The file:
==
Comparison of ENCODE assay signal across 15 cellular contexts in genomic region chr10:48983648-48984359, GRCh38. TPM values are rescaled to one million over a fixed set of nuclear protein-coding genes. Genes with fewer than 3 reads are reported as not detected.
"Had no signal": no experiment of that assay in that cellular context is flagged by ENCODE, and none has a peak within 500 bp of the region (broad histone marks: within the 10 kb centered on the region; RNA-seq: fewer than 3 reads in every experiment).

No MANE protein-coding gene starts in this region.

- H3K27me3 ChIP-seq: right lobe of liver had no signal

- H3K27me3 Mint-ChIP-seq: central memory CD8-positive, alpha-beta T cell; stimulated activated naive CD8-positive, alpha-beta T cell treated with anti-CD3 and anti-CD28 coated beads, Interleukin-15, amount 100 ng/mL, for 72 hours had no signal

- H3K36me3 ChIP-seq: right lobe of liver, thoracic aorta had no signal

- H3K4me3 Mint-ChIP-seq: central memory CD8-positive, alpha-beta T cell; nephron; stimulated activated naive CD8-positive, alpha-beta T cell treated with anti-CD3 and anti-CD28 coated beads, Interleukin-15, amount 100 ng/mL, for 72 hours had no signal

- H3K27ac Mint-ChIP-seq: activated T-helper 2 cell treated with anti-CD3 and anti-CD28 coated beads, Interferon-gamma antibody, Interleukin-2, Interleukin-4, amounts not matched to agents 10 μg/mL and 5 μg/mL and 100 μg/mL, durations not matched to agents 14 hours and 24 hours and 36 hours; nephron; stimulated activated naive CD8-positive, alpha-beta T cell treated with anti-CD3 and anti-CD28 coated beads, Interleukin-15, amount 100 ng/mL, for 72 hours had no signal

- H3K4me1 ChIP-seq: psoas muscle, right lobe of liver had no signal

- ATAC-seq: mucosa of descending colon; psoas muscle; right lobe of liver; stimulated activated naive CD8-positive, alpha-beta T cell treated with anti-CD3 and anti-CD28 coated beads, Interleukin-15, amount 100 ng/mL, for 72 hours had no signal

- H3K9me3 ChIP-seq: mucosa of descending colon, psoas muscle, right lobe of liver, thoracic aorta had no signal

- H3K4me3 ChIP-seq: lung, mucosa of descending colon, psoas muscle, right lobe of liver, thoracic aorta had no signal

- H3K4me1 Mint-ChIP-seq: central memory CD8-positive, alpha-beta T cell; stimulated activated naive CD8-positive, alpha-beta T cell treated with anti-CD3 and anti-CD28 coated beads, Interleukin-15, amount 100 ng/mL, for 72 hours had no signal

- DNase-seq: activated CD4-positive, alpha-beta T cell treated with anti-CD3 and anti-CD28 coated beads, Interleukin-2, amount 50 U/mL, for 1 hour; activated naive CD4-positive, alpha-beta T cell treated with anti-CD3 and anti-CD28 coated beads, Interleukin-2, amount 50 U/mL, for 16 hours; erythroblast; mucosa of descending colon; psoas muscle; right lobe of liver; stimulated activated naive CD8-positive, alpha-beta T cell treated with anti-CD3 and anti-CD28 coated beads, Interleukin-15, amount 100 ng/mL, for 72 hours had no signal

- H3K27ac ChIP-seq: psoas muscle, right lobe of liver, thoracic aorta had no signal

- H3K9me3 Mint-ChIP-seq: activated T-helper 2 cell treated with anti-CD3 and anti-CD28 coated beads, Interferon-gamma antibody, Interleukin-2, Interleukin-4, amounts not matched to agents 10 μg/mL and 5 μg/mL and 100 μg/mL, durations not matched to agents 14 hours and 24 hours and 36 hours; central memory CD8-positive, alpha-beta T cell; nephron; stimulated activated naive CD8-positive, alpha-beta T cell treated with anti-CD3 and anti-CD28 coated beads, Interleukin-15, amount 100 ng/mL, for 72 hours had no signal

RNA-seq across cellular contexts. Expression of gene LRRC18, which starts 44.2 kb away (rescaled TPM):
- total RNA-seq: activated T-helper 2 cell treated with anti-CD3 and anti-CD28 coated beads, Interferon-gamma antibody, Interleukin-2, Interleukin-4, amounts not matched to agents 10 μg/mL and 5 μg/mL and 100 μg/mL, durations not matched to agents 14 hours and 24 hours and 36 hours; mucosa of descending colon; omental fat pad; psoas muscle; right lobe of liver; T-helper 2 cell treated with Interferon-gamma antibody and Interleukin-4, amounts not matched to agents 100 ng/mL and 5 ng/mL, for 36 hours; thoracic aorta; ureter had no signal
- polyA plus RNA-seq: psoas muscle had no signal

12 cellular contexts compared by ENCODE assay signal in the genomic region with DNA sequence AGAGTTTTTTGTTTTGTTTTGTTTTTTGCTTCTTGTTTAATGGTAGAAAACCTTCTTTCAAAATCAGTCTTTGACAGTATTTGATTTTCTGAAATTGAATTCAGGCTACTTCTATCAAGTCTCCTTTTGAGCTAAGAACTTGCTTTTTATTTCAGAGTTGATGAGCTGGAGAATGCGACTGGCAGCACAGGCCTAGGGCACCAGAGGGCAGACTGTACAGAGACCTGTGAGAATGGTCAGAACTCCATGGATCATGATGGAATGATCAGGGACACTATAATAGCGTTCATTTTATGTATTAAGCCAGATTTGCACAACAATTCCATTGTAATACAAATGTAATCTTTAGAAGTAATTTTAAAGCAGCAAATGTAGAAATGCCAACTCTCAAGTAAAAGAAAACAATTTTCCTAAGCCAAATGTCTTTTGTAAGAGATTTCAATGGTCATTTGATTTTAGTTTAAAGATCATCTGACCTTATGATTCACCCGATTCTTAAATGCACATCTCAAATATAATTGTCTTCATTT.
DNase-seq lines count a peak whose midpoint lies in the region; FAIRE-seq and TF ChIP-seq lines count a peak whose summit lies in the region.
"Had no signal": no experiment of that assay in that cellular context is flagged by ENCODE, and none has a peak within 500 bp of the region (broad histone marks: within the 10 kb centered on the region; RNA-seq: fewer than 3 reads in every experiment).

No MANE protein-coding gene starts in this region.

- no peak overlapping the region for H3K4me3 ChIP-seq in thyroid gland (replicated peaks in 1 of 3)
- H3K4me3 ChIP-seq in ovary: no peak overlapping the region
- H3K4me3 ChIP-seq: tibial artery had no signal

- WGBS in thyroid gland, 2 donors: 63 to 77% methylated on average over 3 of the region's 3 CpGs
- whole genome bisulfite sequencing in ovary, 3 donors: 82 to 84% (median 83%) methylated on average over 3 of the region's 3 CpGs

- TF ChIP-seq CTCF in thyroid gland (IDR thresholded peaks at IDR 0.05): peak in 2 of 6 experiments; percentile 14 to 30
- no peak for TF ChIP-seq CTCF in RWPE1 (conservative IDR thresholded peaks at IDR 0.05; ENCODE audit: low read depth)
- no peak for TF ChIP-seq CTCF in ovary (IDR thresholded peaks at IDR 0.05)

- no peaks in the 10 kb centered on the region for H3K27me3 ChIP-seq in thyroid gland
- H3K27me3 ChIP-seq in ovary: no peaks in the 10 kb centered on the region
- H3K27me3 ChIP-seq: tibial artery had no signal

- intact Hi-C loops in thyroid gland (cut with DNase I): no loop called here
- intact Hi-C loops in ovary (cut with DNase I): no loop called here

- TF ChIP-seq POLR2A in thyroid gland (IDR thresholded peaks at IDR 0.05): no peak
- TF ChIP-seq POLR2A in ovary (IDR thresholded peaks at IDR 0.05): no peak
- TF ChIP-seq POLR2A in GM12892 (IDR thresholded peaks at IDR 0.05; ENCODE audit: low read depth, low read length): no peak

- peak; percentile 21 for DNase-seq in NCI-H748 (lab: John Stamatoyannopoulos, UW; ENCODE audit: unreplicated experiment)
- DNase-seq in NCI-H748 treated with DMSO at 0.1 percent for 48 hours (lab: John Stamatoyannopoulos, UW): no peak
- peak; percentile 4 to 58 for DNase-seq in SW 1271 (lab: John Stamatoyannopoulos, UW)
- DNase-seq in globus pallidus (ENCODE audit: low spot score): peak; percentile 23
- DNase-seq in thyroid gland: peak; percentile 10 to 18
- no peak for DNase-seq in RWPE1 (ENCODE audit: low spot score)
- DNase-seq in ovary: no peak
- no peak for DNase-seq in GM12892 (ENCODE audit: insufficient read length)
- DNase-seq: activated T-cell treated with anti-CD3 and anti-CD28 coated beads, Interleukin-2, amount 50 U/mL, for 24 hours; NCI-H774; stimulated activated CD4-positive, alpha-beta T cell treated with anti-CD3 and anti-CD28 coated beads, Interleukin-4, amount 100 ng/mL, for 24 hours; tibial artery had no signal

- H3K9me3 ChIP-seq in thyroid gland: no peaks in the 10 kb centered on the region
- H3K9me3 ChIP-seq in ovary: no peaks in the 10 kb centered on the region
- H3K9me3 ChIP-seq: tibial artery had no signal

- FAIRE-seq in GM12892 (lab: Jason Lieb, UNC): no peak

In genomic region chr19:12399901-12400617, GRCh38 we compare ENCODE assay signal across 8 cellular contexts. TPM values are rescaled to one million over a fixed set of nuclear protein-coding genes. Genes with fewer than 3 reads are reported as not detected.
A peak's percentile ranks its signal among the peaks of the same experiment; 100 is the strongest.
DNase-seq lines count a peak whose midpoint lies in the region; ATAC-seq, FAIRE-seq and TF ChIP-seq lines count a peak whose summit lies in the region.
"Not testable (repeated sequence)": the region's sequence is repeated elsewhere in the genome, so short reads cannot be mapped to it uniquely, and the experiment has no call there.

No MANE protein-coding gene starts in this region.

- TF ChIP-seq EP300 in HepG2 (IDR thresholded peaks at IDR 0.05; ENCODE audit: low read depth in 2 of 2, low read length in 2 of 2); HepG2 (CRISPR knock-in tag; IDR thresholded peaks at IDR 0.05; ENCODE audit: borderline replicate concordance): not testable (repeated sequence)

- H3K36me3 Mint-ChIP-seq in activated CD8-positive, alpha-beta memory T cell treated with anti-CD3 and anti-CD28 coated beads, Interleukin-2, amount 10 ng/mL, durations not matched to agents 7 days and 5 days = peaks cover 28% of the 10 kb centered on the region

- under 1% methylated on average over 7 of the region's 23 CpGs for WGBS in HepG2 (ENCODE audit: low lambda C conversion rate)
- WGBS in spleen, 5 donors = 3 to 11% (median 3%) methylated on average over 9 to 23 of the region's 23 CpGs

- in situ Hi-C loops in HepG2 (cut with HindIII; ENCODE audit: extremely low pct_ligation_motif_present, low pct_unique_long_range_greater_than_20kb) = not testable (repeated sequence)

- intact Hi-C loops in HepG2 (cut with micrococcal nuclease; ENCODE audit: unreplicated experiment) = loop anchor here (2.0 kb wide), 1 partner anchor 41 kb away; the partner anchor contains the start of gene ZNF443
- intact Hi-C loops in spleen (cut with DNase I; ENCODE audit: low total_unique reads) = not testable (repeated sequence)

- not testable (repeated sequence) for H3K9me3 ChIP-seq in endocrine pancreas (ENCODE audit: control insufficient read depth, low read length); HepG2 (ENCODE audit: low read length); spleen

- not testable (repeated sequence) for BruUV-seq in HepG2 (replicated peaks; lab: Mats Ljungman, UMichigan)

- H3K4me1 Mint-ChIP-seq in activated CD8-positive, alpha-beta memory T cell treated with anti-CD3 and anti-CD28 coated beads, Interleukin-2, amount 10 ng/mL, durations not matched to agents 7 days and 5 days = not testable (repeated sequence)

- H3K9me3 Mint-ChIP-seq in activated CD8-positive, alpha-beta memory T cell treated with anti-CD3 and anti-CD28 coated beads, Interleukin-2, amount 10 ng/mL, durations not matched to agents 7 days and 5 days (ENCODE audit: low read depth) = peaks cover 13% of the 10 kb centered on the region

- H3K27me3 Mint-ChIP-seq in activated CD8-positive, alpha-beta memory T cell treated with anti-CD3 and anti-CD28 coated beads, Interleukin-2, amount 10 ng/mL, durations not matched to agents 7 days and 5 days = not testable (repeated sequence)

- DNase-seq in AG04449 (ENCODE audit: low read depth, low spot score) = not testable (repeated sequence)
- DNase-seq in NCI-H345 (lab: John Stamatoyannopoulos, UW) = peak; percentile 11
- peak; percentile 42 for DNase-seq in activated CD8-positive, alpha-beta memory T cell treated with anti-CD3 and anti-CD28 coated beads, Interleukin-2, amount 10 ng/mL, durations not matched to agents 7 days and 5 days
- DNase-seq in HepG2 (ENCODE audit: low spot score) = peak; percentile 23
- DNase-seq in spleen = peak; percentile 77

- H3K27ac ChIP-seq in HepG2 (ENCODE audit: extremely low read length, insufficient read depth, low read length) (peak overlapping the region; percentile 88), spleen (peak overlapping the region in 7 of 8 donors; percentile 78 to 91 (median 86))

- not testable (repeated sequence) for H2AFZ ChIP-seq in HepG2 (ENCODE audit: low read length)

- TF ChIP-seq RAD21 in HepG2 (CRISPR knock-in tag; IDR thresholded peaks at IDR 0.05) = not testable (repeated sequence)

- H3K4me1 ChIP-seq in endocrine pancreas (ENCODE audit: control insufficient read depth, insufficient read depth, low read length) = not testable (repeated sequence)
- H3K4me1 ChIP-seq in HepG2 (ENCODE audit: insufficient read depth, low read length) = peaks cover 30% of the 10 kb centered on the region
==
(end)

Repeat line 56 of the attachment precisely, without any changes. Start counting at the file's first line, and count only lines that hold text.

"Not testable (repeated sequence)": the region's sequence is repeated elsewhere in the genome, so short reads cannot be mapped to it uniquely, and the experiment has no call there.